Rupee weakens beyond 76/$ as dollar demand spikes
After a long gap, the Indian rupee weakened beyond the 76/$ mark on sustained FPI selling as well as the worsening situation in Ukraine. On 24-February, the rupee fell beyond 76 before RBI intervention helped the INR to close at 75.63/$, still a loss of over 102 paisa over the previous day. The rupee gained some ground on 25-February with the Nifty rallying by more than 400 points, but the structural pressure on the rupee seems here to stay.
In the few of forex traders, sustained foreign fund outflows, heavy selling in domestic equities and elevated crude oil prices were the major reasons. Let us look at crude first. The price of crude had crossed the $100/bbl level briefly on 24-February and that led to banks indulging in panic buying of the dollar on behalf of the oil marketing companies like HPCL, BPCL and IOCL. However, things improved after RBI intervened, but oil remains a worry.
Check - Why is crude beyond $100/bbl and what does it really mean
FPI flows have been another big area of concern. February marks the fifth successive month of consistent FPI outflows. In Feb-22 so far, FPIs have sold over $4 billion in equities. If you look at the first 2 months of 2022, then FPI selling has been close to $9 billion, while FPIs sold a total of $22 billion since the start of October. Historically, this is the longest and deepest FPI outflow story seen since the global financial crisis of 2009.
In a way, the dollar index tells you the complete story of dollar strength. It is not just about whether the US economy strong or not. What is holding up the US dollar is a combination of a hawkish US Fed and rising demand for the US Dollar as a safe haven currency. This resulted in the dollar index (DXY) touch a recent high of 96.90. The DXY is a dollar valuer against a basket of global currencies of countries with strong trade links with the US.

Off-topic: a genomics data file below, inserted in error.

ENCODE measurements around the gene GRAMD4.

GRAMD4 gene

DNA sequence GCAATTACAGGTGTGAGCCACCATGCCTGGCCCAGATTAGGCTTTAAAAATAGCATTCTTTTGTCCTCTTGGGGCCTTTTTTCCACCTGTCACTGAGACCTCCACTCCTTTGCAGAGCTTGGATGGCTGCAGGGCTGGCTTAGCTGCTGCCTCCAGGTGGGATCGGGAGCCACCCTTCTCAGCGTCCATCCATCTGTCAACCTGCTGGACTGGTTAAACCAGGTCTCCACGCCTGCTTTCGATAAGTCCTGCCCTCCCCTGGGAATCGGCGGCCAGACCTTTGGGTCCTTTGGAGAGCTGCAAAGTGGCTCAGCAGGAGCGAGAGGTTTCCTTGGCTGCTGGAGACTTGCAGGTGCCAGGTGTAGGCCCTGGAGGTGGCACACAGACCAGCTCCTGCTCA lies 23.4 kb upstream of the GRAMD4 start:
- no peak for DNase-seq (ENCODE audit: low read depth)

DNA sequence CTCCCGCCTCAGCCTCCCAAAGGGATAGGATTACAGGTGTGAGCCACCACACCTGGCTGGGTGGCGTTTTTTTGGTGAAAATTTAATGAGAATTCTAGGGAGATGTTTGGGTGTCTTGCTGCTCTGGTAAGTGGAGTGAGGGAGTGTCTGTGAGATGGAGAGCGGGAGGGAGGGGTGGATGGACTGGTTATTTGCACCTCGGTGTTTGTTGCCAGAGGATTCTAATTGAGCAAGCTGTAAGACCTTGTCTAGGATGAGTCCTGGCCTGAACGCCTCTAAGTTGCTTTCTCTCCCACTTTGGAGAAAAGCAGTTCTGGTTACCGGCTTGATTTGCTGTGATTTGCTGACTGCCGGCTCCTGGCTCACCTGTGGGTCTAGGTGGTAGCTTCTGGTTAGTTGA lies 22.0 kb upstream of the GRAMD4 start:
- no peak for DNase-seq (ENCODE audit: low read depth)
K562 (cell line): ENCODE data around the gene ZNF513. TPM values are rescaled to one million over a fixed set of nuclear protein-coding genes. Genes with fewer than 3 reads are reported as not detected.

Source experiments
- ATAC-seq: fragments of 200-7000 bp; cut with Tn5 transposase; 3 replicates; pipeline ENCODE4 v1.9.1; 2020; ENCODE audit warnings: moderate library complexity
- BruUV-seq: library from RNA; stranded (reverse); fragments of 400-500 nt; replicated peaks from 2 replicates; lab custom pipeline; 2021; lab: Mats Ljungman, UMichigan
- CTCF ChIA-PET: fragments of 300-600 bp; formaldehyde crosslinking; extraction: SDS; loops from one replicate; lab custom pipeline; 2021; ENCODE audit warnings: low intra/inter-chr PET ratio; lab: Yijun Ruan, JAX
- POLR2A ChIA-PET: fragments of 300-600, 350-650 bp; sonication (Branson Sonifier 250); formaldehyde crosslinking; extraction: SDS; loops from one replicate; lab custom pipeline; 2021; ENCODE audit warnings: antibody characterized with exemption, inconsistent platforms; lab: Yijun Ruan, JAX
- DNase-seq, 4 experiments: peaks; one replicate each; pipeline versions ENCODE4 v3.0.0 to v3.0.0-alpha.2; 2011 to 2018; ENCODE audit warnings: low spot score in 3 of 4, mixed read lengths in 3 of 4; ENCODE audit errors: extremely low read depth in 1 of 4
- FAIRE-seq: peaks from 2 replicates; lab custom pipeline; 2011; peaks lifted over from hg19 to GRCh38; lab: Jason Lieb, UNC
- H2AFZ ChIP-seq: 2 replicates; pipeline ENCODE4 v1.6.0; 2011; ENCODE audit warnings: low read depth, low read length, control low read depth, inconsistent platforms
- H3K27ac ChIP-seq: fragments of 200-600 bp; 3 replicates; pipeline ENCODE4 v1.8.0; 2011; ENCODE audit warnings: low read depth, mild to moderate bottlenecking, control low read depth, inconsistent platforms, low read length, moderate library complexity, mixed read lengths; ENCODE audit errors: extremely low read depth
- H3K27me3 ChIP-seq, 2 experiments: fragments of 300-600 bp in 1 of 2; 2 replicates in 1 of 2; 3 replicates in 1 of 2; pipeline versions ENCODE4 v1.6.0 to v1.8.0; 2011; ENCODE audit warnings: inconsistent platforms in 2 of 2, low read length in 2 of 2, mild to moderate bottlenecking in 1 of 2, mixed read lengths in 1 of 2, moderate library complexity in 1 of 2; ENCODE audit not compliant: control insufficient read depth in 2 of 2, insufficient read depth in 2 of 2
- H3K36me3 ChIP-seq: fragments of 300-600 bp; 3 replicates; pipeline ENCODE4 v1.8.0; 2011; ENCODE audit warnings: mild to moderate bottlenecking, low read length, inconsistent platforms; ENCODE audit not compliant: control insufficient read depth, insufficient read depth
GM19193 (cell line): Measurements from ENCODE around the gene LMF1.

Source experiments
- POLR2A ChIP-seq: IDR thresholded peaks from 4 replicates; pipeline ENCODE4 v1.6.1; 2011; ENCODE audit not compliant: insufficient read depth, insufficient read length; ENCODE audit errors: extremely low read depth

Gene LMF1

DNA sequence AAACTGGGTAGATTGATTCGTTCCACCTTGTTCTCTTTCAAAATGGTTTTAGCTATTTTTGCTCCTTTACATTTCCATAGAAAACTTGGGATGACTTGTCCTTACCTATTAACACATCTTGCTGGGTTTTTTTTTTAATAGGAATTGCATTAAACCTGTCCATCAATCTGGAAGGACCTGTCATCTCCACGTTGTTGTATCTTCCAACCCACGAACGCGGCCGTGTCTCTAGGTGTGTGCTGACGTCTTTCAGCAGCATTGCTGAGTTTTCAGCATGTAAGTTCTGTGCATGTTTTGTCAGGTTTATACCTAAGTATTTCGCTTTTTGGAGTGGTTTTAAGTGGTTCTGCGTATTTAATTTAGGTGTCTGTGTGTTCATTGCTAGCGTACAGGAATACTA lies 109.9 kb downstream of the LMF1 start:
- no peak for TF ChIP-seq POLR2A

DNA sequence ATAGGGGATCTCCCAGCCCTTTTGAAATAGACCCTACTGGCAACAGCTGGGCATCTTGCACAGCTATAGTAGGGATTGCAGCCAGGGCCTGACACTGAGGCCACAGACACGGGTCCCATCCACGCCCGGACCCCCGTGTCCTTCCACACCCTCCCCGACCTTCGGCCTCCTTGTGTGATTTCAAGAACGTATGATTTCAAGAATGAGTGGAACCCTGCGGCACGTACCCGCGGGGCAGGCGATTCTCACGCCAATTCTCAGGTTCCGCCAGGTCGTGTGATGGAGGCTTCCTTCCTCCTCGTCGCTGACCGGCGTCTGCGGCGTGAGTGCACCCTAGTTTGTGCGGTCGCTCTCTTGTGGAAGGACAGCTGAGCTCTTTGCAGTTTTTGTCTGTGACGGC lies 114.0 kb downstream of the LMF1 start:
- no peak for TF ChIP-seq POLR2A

Incidentally, the Indian Rupee has now became the worst performing currency among Asian currencies on for the calendar year 2022 due to month-end dollar demand from oil importers. In addition, in the light of the fluid situation in Russia and Ukraine, there is a lot of safe haven dollar demand that has also led to a surge in dollar demand. Most countries with dollar payables or dollar debt are rushing to buy dollars in the open market.
One of the better ways to gauge the trend of the dollar is to look at the simple moving average (SMA) of the Spot USD-INR. The SMA of the USD INR spot has taken support at around the 74.30 levels while the 200 day SMA has now scaled to 75.72, clearly showing the underlying trend moving towards the 76/$ mark. The sharp fall in the Nifty and the Sensex has not helped matters and that has sustained pressure on the rupee.
One though process is that the Indian inflation is still lower than the inflation in the US, so there is justification for the Indian rupee to structural strengthen against the dollar. However, that argument may not really work when the safe have currency flows are all rushing towards the US dollar. For now, it looks like the rupee could remain under pressure for more time as long as the uncertainty in Ukraine favours dollar assets over EMs.
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